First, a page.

A guest series from my husband and co-crusader in our quest for justice for Manaaki and We Are Indigo.
We’re nearly there now, just picking up the last few ‘rats and mice’ allegations before I close in the next episode, with what is one of the biggest claims against We Are Indigo and its associated companies and people.
A quick recap – these allegations are made in reports commissioned by Callaghan Innovation to support an RFP process. They were written by a contracted private investigator John Borland, who had what appears to be undisclosed conflicts of interest. These reports were distributed by Callaghan Innovation to a number of government departments and agencies. Since then, redacted reports of the summaries have been widely distributed, including from an anonymous Gmail address.
This is in breach of the expectation of the confidentiality clauses in the procurement agreements – though Callaghan’s public position is that they were entitled to share the reports.
The allegations in the redacted summaries are extremely serious, if they are true. And that is the real question, and the subject of my investigations.
So far, we’ve seen…
- An allegation of ‘misappropriation of government funds’ that appears to be no more than a dispute over an unpaid invoice, which was subsequently paid.
- An allegation of a serious privacy breach that appears to be quite minor, with only 3 people involved (all notified) and no harm done.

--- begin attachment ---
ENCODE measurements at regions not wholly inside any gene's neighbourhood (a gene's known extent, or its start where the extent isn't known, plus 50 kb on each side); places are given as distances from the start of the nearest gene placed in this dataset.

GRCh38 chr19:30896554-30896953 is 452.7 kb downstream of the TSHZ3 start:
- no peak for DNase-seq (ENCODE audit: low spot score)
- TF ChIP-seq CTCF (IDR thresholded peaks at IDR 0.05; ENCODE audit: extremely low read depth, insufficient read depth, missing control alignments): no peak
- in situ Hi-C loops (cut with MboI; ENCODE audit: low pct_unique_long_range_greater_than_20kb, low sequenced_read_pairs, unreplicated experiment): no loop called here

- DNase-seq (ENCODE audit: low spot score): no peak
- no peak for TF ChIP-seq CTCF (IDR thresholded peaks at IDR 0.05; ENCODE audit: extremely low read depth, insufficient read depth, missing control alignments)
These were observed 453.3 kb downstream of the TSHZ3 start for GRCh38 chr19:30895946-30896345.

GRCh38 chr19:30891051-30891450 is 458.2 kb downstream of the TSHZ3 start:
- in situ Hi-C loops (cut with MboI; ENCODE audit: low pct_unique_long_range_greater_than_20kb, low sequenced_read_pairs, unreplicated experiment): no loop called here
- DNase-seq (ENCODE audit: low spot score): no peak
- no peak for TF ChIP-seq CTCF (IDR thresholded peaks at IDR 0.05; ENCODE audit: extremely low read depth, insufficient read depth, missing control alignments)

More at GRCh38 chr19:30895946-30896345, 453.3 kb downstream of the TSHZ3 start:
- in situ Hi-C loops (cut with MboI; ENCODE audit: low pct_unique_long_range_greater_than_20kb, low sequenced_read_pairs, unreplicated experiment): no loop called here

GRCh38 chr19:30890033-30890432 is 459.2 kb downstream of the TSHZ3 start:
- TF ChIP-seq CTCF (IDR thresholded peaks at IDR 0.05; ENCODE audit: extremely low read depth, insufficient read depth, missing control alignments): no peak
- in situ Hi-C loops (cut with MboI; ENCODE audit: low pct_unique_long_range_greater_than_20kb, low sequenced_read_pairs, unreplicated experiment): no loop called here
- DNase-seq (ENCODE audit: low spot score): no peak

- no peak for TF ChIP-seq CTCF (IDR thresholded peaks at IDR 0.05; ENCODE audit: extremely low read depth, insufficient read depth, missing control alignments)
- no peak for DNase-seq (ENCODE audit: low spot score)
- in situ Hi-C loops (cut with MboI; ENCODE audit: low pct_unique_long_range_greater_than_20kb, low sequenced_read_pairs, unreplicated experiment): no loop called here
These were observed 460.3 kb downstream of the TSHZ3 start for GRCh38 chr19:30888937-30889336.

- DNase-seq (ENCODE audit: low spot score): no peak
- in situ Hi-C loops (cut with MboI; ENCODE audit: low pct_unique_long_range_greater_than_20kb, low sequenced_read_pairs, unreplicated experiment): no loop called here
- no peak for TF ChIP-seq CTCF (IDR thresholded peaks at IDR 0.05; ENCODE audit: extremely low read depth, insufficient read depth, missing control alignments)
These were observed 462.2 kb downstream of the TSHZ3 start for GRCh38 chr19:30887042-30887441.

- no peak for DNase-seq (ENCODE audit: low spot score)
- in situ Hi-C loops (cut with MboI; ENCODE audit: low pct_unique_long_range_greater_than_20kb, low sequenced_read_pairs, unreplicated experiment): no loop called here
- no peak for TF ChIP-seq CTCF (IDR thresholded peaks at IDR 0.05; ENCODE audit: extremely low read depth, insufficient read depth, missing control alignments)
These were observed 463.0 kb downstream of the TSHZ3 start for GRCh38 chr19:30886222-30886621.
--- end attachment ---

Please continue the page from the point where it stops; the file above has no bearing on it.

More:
- An allegation of failing to deliver a prize in a competition where the winner was in fact paid the $10,000 cash prize, and was unhappy with the free website provided (and the delay in its delivery).
- An allegation of ‘unauthorised acquisition of company shares’ where the partners in a proposed company failed to reach agreement on the terms of the partnership, and the company was never actually formed and activated.
For today, the fourth episode in this series, with more allegations about failure to meet obligations.
Allegation: Respondent provided inflated and false financial data for potential investment purposes.
It is believed this relates to capital raising activities to support the growth of We are Indigo and/or the Chooice platform. Chooice, at that time, was a partnership between We Are Indigo and Sarah Colcord (one of the disaffected parties interviewed by the investigator).
Raising capital for growing ventures is something that Andy Hamilton knows a lot about, as do Debra and I – all being active participants in the early stage / angel investment scene for more than a decade. Andy has even more experience from his years of running The Icehouse.